Tuesday, November 9, 2010

Keep Government out of Business

Here is a very good paper explaining why we need government out of business

The Business of Government Shouldn’t Be Business
by Veronique de Rugy

Mercatus Center at George Mason University

With the unemployment rate in the United States lingering just below 10 percent and elections
approaching rapidly, job creation has become Washington’s top priority. Arguing that small
businesses create the most jobs, lawmakers are instituting several programs that focus on helping small businesses. The effectiveness of these policies, though, is dubious. If government wants to help the economy, which in turn would create jobs, it needs to get out of the business of helping business.

Every Business is Special

If policy makers’ main goal is to create new jobs, it doesn’t make sense to favor small firms over the large or the large over the small. New jobs come from small and big businesses. Small businesses—firms with fewer than 500 employees according to the official definition—compose 99.7 percent of all employer firms and account for about half of the country’s total employment.

Companies that employ more than 500 workers represent only 0.3 percent of all employer firms in the U.S. and yet they also account for about half of the country’s total employment. In the 1990s, large multinational corporations created jobs more rapidly than other companies, and they have been vital to employment in the subsequent decade as well.

The government’s current policies promote 50 percent of the workforce at the expense of the
other 50 percent. That’s the problem with preferential government policies in business: they
choose the interests of one group over another, which creates a host of problems.
Special treatment creates special interest groups, and special interests groups tend to undermine the application of economic efficiency criteria. Preferential government policies for small businesses, for example, have inspired those small businesses to join together to protect their benefits and lobby for more. Thus joined together, small businesses have lobbied for policies that benefit all small businesses equally. Special but equal treatment may sound great in theory, but in practice, it’s highly inefficient. This equal treatment diverts resources to businesses that do not deserve it.

Moreover, special treatments rarely go away, even when the original conditions change and even if the policy is a failure. Government officials are reluctant to acknowledge policy failure, and the targeted group has a strong incentive to want the policies to be made permanent.

In addition, special treatment for small businesses often creates perverse side effects. A tax code that favors small firms over large ones, for instance, makes it more profitable to stay small rather than grow.

This perverse incentive leads to a misallocation of resources away from their most
productive uses and interferes with the natural growth and evolution of firms. Preferential
regulatory treatment has the same effect.

The Dubious Effectiveness of the Business Policies

Despite the problems of preferential treatment, there’s a lot of it going on Capitol Hill, much of it targeted at small businesses. Even if small businesses were the engine of growth, these policies would not fire that engine up. Consider just two of those policies: the tax credit and small business loans.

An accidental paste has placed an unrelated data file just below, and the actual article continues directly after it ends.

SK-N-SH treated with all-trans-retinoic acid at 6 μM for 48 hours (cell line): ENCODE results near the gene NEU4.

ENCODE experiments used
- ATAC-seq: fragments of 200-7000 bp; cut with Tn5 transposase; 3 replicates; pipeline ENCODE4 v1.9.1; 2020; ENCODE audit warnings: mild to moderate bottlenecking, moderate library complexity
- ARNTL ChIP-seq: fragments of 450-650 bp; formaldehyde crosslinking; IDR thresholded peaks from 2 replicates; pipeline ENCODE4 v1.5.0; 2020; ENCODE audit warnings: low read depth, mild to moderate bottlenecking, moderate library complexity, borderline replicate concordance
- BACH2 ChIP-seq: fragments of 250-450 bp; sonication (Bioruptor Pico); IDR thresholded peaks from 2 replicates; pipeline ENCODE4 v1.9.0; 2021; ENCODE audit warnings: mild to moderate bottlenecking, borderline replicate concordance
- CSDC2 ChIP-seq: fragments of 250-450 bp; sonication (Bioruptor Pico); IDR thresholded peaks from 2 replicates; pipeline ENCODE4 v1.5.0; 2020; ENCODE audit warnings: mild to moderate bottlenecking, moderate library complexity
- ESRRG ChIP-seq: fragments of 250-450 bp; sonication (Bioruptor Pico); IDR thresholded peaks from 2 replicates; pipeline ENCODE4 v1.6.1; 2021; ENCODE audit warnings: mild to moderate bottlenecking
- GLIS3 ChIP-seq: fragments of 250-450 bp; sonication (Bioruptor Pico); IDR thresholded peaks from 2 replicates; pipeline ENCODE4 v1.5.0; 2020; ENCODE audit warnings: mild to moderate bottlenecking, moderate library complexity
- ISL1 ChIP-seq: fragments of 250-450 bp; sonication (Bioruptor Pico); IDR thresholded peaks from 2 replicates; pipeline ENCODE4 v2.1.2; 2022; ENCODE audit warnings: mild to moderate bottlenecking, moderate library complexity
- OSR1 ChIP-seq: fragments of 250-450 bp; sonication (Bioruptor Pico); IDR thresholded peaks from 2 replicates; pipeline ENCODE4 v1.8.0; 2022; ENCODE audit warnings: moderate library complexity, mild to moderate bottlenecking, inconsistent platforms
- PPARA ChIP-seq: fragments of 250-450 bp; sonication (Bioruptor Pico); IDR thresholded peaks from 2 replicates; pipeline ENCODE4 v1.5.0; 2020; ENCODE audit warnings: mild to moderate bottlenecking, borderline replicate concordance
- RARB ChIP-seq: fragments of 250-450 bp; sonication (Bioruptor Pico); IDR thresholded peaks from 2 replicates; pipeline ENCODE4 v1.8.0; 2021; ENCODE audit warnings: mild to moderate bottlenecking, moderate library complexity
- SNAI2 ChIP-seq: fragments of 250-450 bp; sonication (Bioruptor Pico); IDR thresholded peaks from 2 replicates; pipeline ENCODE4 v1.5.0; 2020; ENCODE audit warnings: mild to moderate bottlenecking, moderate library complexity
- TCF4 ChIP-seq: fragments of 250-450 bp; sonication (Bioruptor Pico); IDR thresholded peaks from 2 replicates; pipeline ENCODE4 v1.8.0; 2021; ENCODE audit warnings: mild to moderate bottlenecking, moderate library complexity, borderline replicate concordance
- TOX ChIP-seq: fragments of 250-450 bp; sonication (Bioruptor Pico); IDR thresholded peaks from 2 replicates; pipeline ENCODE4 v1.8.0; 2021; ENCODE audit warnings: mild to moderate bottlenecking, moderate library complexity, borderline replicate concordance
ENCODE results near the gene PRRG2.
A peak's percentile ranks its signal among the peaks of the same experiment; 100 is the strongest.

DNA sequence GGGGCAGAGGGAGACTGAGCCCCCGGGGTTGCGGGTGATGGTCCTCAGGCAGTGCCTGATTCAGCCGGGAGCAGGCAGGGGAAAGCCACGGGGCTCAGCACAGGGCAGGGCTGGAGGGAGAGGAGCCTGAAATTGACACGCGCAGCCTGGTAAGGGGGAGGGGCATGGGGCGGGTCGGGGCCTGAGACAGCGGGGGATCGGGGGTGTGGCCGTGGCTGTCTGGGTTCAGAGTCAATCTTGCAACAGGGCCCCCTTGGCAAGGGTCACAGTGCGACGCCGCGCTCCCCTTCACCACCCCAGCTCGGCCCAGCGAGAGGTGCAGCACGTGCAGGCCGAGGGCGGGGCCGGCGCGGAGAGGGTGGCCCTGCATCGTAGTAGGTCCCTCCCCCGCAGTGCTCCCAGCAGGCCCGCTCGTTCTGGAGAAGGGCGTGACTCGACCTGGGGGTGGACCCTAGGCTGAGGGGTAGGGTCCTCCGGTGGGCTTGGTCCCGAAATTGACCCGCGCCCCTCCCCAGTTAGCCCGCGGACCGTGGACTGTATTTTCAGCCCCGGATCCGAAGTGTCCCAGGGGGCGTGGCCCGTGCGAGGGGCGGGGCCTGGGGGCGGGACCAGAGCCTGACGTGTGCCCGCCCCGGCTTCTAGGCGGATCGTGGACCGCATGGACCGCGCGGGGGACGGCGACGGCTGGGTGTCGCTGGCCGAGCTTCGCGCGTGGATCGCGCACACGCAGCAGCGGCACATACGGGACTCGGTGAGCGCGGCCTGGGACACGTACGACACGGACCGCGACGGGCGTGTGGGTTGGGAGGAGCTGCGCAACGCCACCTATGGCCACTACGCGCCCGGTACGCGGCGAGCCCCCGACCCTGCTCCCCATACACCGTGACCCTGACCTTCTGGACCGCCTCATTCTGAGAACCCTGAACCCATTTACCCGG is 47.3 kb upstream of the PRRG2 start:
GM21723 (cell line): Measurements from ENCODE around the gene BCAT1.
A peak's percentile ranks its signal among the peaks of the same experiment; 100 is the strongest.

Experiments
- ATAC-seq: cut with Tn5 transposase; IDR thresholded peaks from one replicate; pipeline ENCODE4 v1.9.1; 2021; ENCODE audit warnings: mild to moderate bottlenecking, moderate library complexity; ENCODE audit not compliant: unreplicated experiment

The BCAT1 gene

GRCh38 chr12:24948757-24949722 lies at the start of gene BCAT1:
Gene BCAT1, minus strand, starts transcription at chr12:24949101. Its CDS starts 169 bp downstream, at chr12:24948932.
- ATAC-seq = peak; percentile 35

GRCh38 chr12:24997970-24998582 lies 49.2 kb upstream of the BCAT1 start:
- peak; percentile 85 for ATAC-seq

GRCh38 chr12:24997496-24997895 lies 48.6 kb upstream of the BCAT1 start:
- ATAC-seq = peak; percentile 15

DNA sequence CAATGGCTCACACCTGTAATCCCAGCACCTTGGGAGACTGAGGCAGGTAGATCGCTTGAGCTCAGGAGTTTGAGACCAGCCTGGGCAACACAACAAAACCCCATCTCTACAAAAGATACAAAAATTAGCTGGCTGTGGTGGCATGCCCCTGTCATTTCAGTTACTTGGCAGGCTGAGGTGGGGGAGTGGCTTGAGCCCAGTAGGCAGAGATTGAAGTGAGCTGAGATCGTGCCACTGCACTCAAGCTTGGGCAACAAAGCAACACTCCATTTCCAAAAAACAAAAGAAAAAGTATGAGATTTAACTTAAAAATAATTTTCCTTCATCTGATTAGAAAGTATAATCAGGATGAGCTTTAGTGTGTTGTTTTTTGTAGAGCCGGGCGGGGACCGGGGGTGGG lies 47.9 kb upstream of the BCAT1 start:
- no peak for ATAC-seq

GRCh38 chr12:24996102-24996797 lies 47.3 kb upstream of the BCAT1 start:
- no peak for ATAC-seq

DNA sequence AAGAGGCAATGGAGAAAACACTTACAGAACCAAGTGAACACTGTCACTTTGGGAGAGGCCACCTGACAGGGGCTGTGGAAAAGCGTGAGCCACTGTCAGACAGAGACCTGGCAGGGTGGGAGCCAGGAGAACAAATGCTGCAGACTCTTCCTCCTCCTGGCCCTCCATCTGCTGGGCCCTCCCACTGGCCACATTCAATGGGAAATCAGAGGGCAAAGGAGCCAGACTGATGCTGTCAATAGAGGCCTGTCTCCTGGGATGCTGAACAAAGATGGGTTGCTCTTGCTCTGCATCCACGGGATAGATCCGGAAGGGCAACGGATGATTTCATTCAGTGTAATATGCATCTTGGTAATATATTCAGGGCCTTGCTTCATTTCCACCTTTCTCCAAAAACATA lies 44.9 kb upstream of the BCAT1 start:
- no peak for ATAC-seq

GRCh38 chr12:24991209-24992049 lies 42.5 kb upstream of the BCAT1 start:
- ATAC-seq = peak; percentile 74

1. Tax Credit

A new $26 billion job bill going through Congress would give enterprises of any size a $5,000
tax credit for each employee they add to their payrolls in 2010. (Startups launched in 2010
would be eligible for half of the tax credit.) This is a bigger version of the $1,000 tax credit
passed by Congress in February or the ones included in the $17 billion bill in May.

Lawmakers assume rightly that lowering the cost of employment helps firms keep their current employees or hire new ones. They assume wrongly, however, that tax credits are a good way to reduce these costs. Tax credits are useful only if businesses have tax liabilities, which tend not to exist when business is slow. As William Dunkelberg, chief economist for the National Federation of Independent Business points out, “Our member surveys for plans to add inventory and plans to hire are all coming in at 35 year lows. They have no reason to hire anybody because they don't have anything to do. That's why the tax credit is a silly idea.”
Another reason is basic economic inefficiency. The government shouldn’t be the one deciding
that hiring one new employee is better for the business than increasing the productivity of
existing employees. Overall, this reduces national productivity.

2. Loan to Small Businesses

Direct or guaranteed loans to small businesses are another popular approach to helping small
businesses. The idea is that increasing small businesses’ access to capital will help them create
jobs. With that in mind, the administration included $730 million in the stimulus bill to increase
the government guarantees from 75 to 90 percent on some $17 billion of Small Business
Administration loans. This reduces lender risk by covering borrowers’ fees up to $75,000 per
loan. The government also took aggressive steps to boost bank liquidity, with up to $15 billion
aimed at unfreezing the secondary credit market, where most commercial and small-business
loans are made.

So far these efforts have been fruitless as the demand for loans has remained flat. The failure of his earlier policies however, hasn’t stopped the president from requesting an additional $30
billion of TARP money to start a new program that would provide loans to small businesses,